HODINKEE is a comprehensive, award-winning online magazine covering wristwatches of a particularly high quality. They have an app on iTunes. The author of a new HODINKEE article, Jack Forster, has been a mechanical watch enthusiast for over three decades; he's been covering them professionally for the last 20 years. Before joining HODINKEE, he was first the technical editor, and then the editor-in-chief, of Revolution Magazine. He is also the author of "Cartier: Time Art," a comprehensive look at the timepieces of the French design house. One month ago, he put an Apple Watch on his wrist, and hasn't taken it off since. Nobody is more surprised than he is.
His elevator speech about smartwatches used to go like this: they're like flying cars. The flying car seems like a great idea. But in reality, it's an absolutely awful idea. It's inherently flawed, as a concept, and that's the reason they're probably never going to exist. Smartwatches always seemed to me to be the flying cars of the wearable tech world. He never thought that Apple would succeed in pulling off creating a user experience as different from the iPhone as the iPhone was different from preceding smartphones. There were smartwatches before the Apple Watch, just as there were smartphones before the iPhone, and He's still not sure they've succeeded in making something as revolutionary as the iPhone or iPod were. With smartwatches in general, success is still a rarity; there are many that are about as sexy as a traffic accident. But now we know it can happen.
Forster thinks that the Apple Watch is winning the smartwatch wars right now for several reasons. Firstly it has a better UI experience and its ability to keep your phone in your pocket, and your head up, is another. Forster adds that he had struggled to find Android Wear compelling, in any form at this point in time.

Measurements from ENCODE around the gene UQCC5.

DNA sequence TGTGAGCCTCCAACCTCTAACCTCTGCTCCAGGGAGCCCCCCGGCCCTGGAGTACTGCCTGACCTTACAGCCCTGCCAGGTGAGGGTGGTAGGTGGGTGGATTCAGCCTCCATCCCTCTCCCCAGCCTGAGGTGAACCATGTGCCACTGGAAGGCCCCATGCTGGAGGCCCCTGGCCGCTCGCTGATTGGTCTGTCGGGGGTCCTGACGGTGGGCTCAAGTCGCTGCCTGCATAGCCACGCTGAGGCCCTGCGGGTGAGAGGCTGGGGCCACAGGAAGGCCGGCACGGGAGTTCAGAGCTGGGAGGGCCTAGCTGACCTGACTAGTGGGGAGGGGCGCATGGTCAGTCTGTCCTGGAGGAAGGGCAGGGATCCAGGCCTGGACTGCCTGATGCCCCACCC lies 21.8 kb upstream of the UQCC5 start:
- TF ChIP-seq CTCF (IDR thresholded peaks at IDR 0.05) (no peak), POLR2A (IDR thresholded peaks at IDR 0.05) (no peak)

Forster further noted that one of Apple Watch's best secrets is this: it shows every indication of having been made by people who love and understand watches, and who know that for any kind of wearable to succeed it has to be 'love at first sight.' And that's why it's not only a threat to other smartwatches, but to mechanical watchmaking.
It's a truism in watchmaking that the face sells the watch, but that truism is based on something bigger, which is that for something you're going to have on your skin all day, you decide in microseconds, and with your heart, not your head, whether it's for you. He's used the word "seduced" several times in writing about Apple Watch, because its ability to be instantly seductive is the reason you give everything else about it a chance. The Apple Watch is seductive; Google Glass was not, and the rest is history.
It's hard to say where the Apple Watch goes from here, Forster notes, but then, when the iPhone first came out it seemed to a lot of folks like a cute toy that would never be a part of people's lives the way their Blackberries were. Forster recounts years ago that a Swiss watch executive told him with absolute, dismissive confidence, that the "The Blackberry is a real tool. The iPhone is a toy for my wife." He often wonders about that judgement call in hindsight.
For people who love mechanical watches, the Apple Watch is both unimportant and important. It's unimportant because what it offers really is totally different from the pleasure you get from a great tool watch with an amazing history, like the Sub or the Speedmaster, or the connection you get to a fusion of aesthetics, mechanics, and craftsmanship from something like a Patek or Lange. But that's also why it's important. And it's also why, even for luxury watchmaking, it is a little dangerous.
In the end, Forster notes that Apple has actually succeeded in doing with the Apple Watch what they did with the iPhone: inventing a new experience. Whether that experience is one ultimately more compelling than the one offered by mechanical watches, nobody knows for sure at the moment.
Yet what he doesn't think the luxury watch world can afford is complacency. If it fails to realize that what the Apple Watch actually offers is not competition, but a convincing alternative experience – and if it doesn't take the hint that luxury is ultimately about attention to detail, not marketing or price point – it could be in serious trouble.